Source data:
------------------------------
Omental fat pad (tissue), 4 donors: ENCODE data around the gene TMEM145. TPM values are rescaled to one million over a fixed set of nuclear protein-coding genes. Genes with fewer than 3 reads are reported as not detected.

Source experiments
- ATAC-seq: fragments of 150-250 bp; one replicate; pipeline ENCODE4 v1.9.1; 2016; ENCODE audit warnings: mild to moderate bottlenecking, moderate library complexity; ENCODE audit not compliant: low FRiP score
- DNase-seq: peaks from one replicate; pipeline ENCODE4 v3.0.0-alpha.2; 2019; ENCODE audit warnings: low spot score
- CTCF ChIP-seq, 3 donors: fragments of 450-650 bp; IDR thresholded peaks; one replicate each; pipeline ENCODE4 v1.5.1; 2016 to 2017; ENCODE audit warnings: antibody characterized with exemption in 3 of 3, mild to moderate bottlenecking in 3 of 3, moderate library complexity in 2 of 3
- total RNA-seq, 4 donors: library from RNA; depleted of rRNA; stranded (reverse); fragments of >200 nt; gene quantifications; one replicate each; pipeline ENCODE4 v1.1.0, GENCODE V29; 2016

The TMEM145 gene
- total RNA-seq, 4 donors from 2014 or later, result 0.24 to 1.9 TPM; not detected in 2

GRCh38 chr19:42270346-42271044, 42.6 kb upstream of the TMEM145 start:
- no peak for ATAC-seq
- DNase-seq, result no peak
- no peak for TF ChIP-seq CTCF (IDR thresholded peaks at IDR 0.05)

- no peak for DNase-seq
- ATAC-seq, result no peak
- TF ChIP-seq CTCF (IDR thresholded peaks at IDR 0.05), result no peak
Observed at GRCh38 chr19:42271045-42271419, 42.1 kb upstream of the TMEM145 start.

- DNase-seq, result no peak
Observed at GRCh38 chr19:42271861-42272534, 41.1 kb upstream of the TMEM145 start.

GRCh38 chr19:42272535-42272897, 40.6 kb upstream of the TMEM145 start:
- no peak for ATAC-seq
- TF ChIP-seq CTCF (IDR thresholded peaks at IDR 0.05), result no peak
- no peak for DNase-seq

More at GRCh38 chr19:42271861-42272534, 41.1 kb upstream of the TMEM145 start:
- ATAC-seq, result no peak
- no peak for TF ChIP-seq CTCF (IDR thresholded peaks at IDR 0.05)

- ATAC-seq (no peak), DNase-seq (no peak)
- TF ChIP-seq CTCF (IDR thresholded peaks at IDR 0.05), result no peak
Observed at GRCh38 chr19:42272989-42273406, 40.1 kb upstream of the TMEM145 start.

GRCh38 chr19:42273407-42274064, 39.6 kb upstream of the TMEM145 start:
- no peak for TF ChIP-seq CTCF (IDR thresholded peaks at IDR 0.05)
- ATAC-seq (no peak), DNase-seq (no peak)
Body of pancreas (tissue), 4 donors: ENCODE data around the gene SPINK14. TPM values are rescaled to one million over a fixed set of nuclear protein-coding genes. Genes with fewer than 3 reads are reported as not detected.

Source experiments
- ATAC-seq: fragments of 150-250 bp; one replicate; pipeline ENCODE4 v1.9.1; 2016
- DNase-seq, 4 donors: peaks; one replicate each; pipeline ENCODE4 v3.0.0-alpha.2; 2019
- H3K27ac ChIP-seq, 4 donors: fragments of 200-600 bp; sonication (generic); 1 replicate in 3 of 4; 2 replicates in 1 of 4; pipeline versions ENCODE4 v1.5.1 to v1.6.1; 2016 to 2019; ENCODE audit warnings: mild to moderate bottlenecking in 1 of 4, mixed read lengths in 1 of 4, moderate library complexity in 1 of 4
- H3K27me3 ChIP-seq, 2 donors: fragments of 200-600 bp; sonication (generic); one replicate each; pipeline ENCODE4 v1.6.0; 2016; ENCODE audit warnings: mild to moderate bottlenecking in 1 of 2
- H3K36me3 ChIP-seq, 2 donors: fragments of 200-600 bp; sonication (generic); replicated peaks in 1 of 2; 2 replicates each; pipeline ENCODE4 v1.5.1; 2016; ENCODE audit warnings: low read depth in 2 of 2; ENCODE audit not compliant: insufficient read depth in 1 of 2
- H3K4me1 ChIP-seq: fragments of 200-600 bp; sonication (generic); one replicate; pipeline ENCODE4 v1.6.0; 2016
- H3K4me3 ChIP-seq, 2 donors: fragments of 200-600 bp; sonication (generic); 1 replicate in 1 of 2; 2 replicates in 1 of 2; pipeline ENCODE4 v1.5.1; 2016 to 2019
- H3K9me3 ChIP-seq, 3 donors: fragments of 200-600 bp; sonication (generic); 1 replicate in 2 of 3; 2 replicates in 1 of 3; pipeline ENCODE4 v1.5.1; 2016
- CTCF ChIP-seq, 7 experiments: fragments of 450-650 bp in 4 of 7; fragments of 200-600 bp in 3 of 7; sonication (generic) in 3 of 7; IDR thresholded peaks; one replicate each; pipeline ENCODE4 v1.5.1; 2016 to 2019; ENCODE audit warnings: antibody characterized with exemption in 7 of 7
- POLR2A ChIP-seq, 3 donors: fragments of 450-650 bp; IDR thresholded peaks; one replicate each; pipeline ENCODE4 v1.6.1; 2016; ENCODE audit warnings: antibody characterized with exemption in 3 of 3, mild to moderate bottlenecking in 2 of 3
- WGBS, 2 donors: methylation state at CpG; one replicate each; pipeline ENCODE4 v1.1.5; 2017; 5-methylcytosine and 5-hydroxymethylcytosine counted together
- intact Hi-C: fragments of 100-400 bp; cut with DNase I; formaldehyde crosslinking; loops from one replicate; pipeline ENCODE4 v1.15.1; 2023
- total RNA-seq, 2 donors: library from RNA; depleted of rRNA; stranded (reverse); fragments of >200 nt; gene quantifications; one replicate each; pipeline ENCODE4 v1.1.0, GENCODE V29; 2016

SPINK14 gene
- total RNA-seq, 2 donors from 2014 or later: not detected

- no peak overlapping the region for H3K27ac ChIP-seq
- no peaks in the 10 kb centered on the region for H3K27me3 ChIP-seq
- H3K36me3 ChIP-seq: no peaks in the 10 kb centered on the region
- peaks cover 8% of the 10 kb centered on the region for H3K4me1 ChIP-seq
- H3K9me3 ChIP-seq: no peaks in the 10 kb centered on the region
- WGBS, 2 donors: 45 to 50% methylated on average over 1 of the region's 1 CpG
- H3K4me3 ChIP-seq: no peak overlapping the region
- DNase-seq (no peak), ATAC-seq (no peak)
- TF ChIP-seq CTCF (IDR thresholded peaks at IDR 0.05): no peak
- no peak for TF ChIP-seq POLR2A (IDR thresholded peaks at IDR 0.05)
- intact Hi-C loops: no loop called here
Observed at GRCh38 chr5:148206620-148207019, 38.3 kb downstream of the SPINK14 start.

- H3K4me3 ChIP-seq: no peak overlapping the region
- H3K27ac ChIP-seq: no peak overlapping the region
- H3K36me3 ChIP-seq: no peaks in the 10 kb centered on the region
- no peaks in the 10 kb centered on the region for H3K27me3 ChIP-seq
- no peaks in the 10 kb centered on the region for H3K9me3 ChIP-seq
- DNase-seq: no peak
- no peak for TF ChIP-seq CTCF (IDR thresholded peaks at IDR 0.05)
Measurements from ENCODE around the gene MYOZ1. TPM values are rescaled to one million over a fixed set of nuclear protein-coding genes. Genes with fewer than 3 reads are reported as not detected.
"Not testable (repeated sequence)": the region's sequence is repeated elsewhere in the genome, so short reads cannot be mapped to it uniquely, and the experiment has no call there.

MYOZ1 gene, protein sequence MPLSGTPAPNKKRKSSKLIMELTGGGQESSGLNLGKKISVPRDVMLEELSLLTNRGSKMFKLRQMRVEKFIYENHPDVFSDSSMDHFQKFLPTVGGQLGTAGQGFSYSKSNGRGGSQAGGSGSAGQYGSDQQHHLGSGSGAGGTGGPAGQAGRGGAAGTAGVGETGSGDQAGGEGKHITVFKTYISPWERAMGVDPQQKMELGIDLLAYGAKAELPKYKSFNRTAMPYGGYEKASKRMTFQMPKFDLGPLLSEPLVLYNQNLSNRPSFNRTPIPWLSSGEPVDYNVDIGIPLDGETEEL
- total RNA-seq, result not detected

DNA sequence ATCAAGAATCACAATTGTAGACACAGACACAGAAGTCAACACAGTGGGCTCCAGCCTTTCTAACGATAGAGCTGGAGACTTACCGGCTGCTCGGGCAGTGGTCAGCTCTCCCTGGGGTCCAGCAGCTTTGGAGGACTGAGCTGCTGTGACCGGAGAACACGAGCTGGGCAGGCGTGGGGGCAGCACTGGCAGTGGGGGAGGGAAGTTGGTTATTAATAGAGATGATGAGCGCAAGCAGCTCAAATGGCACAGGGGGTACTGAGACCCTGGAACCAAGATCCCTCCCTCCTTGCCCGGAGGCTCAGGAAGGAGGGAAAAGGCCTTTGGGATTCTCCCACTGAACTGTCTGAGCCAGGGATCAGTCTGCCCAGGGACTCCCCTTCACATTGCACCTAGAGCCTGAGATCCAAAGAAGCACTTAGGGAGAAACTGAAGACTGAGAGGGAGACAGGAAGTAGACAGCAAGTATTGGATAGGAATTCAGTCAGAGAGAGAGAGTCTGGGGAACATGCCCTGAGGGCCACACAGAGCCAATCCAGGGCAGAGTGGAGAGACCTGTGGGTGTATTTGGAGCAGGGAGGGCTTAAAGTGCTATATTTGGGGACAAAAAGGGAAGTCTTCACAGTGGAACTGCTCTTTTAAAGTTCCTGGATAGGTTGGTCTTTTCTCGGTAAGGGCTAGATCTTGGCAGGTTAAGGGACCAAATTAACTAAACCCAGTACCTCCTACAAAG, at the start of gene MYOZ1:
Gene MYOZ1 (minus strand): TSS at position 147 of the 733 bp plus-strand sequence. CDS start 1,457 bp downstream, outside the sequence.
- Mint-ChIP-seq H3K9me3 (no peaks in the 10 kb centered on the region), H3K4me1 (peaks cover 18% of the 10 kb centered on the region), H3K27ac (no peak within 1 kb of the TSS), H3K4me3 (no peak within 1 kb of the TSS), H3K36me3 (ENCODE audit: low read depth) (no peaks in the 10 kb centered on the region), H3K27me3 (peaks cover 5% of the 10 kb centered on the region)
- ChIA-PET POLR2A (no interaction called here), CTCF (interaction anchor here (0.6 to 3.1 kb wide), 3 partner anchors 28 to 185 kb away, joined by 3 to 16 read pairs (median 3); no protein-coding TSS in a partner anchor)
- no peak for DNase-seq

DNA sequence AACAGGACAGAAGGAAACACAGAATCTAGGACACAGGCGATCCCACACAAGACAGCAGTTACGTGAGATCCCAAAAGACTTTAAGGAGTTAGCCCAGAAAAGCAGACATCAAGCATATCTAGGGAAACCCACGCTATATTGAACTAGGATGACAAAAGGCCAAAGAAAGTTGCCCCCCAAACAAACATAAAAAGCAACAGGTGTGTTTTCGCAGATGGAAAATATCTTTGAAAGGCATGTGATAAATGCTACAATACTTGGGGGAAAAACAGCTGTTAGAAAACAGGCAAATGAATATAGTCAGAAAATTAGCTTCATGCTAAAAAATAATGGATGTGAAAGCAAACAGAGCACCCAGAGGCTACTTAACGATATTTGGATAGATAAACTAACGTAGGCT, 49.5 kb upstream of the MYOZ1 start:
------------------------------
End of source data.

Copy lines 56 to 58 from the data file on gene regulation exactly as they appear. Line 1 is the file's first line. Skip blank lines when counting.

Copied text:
- DNase-seq (no peak), ATAC-seq (no peak)
- TF ChIP-seq CTCF (IDR thresholded peaks at IDR 0.05): no peak
- no peak for TF ChIP-seq POLR2A (IDR thresholded peaks at IDR 0.05)